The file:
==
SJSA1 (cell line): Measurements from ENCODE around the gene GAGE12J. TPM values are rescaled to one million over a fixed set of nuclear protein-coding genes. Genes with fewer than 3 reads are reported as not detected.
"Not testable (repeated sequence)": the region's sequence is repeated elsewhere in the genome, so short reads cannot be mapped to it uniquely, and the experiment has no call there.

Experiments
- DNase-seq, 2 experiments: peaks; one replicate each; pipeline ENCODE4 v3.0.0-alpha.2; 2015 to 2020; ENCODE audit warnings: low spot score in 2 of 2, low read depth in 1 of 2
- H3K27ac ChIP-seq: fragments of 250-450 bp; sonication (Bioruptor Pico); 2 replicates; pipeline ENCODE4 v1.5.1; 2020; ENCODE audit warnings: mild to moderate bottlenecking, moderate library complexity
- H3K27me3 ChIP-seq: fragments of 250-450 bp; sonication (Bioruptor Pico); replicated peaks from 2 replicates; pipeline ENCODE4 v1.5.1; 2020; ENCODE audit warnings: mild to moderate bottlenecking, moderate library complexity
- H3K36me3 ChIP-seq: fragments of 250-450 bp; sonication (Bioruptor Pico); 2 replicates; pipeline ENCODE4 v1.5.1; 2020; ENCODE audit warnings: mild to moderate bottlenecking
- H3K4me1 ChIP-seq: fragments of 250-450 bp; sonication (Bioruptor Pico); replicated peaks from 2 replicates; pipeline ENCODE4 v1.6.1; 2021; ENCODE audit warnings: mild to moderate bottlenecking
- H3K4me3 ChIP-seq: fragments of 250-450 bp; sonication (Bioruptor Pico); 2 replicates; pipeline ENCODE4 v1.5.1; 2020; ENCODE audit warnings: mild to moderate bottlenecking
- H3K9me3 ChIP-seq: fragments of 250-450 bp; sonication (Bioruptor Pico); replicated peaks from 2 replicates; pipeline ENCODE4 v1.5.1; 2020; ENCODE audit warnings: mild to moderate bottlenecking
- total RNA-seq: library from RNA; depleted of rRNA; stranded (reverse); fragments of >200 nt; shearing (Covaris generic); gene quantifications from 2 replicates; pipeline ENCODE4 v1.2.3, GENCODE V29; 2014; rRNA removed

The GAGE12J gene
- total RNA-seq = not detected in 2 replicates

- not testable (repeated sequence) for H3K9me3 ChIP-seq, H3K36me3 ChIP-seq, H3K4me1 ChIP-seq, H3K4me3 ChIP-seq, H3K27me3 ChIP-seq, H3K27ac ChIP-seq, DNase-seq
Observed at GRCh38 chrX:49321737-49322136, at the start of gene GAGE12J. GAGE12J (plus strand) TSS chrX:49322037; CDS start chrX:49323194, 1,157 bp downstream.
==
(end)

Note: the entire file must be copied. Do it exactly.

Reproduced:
SJSA1 (cell line): Measurements from ENCODE around the gene GAGE12J. TPM values are rescaled to one million over a fixed set of nuclear protein-coding genes. Genes with fewer than 3 reads are reported as not detected.
"Not testable (repeated sequence)": the region's sequence is repeated elsewhere in the genome, so short reads cannot be mapped to it uniquely, and the experiment has no call there.

Experiments
- DNase-seq, 2 experiments: peaks; one replicate each; pipeline ENCODE4 v3.0.0-alpha.2; 2015 to 2020; ENCODE audit warnings: low spot score in 2 of 2, low read depth in 1 of 2
- H3K27ac ChIP-seq: fragments of 250-450 bp; sonication (Bioruptor Pico); 2 replicates; pipeline ENCODE4 v1.5.1; 2020; ENCODE audit warnings: mild to moderate bottlenecking, moderate library complexity
- H3K27me3 ChIP-seq: fragments of 250-450 bp; sonication (Bioruptor Pico); replicated peaks from 2 replicates; pipeline ENCODE4 v1.5.1; 2020; ENCODE audit warnings: mild to moderate bottlenecking, moderate library complexity
- H3K36me3 ChIP-seq: fragments of 250-450 bp; sonication (Bioruptor Pico); 2 replicates; pipeline ENCODE4 v1.5.1; 2020; ENCODE audit warnings: mild to moderate bottlenecking
- H3K4me1 ChIP-seq: fragments of 250-450 bp; sonication (Bioruptor Pico); replicated peaks from 2 replicates; pipeline ENCODE4 v1.6.1; 2021; ENCODE audit warnings: mild to moderate bottlenecking
- H3K4me3 ChIP-seq: fragments of 250-450 bp; sonication (Bioruptor Pico); 2 replicates; pipeline ENCODE4 v1.5.1; 2020; ENCODE audit warnings: mild to moderate bottlenecking
- H3K9me3 ChIP-seq: fragments of 250-450 bp; sonication (Bioruptor Pico); replicated peaks from 2 replicates; pipeline ENCODE4 v1.5.1; 2020; ENCODE audit warnings: mild to moderate bottlenecking
- total RNA-seq: library from RNA; depleted of rRNA; stranded (reverse); fragments of >200 nt; shearing (Covaris generic); gene quantifications from 2 replicates; pipeline ENCODE4 v1.2.3, GENCODE V29; 2014; rRNA removed

The GAGE12J gene
- total RNA-seq = not detected in 2 replicates

- not testable (repeated sequence) for H3K9me3 ChIP-seq, H3K36me3 ChIP-seq, H3K4me1 ChIP-seq, H3K4me3 ChIP-seq, H3K27me3 ChIP-seq, H3K27ac ChIP-seq, DNase-seq
Observed at GRCh38 chrX:49321737-49322136, at the start of gene GAGE12J. GAGE12J (plus strand) TSS chrX:49322037; CDS start chrX:49323194, 1,157 bp downstream.